Microkhan by Brendan I. Koerner

Sippin’ Sizzurp in Dhaka

June 18th, 2009 · 8 Comments

The preferred tipple of DJ Screw and Big Moe is making serious inroads in Bangladesh. Meanwhile, the paramilitary force responsible for enforcing the nation’s drug laws is suspected of carrying out the extrajudicial murders of university students—killings that the government euphemistically refers to as “encounters.”

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8 Comments so far ↓

  • Jordan

    Mixing stimulants and depressants: an excellent way to really fuck yourself up. But then that hasn’t seemed to stop the proliferation of the vodkabull.

  • Brendan I. Koerner

    @Jordan: I used to an enthusiastic fan of vodkabull until an unfortunate incident in L.A. I won’t go into details, but suffice to say that I haven’t touched the stuff since. It wasn’t the alcohol that got me–it was the taurine.

  • Jordan

    @Brendan

    What was it about the taurine that didn’t agree with you? From what I’ve read, it seems like a fairly beneficial compound or at worst, pretty harmless.

    In the annals of odd uses for drugs, my favorite came from my alma mater’s finals week Stim Table, which decided to hand out micro-doses of LSD as a study aid. I’ve heard anecdotal reports that it can work that way, but I’d certainly be dubious. Especially because people in the grips of finals are often wont to overdo their stimulants (I remember one friend who was using Adderall to stay awake and after all the tests were done found herself unable to go to sleep).

  • Brendan I. Koerner

    @Jordan: Suffice to say the problem was intestinal. May have been the caffeine, but never had a similar effect via coffee.

    The LSD approach sounds dubious at best. Though I guess it always depends on the ingester’s specific brain chemistry–we all react so differently to different substances.

  • Robert Kelly

    It’s nice that you mention DJ Screw and Big Moe. I see mobile merchants from Screwed Up Records & Tapes occasionally here in Austin. Think two guys in a tricked out, full-size black SUV that’s filled with CDs. The late DJ Screw is, of course, still very popular and you’ll hear his music if you spend enough time exploring the city’s nightlife.

    But that might not do him justice. His style of chopped and screwed hip hop might be one of the best cultural exports from the state since the local take on outlaw country. It is, at least, some of the most original and creative local music I’ve heard probably ever in my life.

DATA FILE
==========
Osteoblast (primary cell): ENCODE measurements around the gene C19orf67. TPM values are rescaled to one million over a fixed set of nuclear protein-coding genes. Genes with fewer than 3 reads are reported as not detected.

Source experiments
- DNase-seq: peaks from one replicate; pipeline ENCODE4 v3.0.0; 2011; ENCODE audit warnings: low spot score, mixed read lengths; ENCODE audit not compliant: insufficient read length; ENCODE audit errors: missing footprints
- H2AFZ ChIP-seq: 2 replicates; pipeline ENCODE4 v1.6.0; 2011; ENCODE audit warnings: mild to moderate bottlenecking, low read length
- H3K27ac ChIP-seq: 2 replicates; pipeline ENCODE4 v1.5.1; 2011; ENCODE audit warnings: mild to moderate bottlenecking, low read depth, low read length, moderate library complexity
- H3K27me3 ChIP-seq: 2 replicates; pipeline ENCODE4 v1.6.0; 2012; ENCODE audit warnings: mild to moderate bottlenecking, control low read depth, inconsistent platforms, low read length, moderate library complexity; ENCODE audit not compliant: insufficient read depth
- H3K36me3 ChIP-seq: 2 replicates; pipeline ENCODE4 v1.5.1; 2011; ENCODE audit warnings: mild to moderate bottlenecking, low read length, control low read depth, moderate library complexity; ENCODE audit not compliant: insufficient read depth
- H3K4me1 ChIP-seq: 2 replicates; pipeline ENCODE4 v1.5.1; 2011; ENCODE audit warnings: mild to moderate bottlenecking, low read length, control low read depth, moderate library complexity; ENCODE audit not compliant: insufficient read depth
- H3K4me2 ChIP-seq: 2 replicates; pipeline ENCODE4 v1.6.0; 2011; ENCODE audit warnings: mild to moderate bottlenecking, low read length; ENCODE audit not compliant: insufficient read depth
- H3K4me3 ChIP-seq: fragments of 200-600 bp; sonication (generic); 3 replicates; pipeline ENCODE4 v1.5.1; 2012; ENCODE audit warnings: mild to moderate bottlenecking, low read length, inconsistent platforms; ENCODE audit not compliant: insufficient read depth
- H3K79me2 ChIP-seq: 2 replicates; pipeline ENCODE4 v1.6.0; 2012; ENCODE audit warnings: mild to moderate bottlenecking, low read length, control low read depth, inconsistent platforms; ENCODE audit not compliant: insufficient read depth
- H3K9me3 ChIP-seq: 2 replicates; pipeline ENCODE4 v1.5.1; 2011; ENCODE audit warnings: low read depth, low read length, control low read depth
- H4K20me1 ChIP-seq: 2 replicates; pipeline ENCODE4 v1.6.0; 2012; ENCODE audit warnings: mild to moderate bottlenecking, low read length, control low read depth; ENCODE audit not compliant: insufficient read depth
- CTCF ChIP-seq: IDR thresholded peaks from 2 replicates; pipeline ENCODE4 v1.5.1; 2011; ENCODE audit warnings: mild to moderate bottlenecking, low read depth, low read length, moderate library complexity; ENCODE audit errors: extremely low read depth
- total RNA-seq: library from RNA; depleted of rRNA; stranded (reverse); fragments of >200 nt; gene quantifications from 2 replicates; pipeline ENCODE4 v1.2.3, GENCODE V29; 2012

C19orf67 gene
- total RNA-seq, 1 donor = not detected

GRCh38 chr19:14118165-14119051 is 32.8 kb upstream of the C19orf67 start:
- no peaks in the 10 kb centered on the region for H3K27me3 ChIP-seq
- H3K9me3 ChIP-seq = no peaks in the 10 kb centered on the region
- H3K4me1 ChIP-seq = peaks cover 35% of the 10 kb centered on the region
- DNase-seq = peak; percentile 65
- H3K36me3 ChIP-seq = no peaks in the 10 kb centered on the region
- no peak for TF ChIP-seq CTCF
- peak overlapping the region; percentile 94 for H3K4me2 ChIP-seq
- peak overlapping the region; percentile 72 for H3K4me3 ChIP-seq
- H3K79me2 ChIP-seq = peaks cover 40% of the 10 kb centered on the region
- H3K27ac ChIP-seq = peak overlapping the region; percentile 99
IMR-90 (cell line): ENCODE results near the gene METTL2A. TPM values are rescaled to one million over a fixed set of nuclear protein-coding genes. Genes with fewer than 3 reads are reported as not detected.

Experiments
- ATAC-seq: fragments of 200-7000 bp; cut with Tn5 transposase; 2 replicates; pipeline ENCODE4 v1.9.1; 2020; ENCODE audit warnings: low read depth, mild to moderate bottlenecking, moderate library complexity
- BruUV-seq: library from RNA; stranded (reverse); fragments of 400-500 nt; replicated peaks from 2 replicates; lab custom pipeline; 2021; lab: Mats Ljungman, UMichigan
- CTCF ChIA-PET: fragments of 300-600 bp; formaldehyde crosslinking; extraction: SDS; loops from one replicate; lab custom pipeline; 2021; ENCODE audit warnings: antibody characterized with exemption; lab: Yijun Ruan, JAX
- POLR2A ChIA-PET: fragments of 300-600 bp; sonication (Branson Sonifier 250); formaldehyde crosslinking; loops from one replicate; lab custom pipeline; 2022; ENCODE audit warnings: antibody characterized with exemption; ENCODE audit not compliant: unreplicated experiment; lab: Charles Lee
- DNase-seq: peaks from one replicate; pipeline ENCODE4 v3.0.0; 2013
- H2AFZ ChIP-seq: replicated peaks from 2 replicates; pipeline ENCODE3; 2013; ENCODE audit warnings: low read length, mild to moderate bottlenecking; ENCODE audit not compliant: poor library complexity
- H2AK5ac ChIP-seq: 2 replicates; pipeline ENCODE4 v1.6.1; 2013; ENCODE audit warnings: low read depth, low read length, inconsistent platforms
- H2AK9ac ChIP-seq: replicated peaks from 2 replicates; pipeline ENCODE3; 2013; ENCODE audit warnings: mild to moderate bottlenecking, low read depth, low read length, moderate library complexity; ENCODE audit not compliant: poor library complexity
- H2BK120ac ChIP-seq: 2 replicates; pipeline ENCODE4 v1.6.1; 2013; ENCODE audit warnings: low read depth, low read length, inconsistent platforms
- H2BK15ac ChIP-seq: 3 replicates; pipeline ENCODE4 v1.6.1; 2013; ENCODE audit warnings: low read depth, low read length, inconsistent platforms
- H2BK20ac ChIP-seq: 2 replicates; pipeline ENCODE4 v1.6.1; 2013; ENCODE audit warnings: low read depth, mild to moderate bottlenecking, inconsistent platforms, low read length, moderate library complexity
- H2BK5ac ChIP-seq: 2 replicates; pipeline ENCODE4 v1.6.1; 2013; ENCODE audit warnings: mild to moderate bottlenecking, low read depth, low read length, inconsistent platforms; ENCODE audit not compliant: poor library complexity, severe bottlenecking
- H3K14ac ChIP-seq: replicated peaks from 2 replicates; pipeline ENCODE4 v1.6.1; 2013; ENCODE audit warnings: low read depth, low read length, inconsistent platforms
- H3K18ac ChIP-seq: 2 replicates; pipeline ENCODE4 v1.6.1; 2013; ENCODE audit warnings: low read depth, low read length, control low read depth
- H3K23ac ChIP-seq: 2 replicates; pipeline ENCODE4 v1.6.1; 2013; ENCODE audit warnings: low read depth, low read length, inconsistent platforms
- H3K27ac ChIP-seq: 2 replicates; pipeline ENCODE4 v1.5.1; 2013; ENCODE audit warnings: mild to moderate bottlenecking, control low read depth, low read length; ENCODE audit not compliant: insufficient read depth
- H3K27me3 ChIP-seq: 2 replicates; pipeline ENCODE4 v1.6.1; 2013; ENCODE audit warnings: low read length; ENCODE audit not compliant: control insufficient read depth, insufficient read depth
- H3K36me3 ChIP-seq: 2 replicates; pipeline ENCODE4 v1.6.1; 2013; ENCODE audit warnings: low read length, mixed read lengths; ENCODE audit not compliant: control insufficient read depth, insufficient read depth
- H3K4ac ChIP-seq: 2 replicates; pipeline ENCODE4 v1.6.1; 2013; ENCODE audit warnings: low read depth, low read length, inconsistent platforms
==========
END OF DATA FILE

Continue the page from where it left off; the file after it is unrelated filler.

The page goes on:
His success also represents something significant, I think, in that Texas culture has historically been associated with the ranch, the country and the cowboy. But DJ Screw is a product of urban Texas, the sprawling megacity, symbolized by the futuristic skyscrapers of downtown Houston combined with psychedelic drugs. It’s closer in spirit to a William Gibson novel — the fusion of high tech and low life — than the rattlesnake and horse-mounted Ranger. (I should add that those stereotypes were mostly myths, but useful ones.) At the moment, I’d watch Dallas closely.

  • Brendan I. Koerner

    @Robert Kelly: Thanks a million for the great comment.

    I actually first came across DJ Screw’s work in the most geeky fashion possible: By reading an article about him in Texas Monthly, just a few months after his death. The chopped/screwed style was still a regional phenomenon at that time, so it was all new to me living up here in NYC. Like you, I was drawn to the raw creativity of the music–it didn’t always work, but when it did, it was transcendent. (I have esp. fond memories of hearing the screwed version of Yungstar’s “Knockin’ Pictures Off the Wall” for the first time while waiting out a thunderstorm beneath a construction scaffolding.)

    BTW, I always forget that DJ Premier is a Houston native (though he relocated to NYC for Gang Starr in the mid-’80s). I wonder what he thinks of the whole Screwed Up Click scene.

  • a

    Suketu Mehta’s book “Maximum City,” about Bombay, mentions that they call extrajudicial killings (of mobsters) “encounters” there too. It’s because the killings are thinly disguised as traffic stops or whatever–the police “encounter” someone and a shooting ensues.

  • Brendan I. Koerner

    @a: “Maximum City” has been high atop my to-read list for ages. Thanks for your comment, which has spurred me to move it even higher. Right behind “Papillon.”

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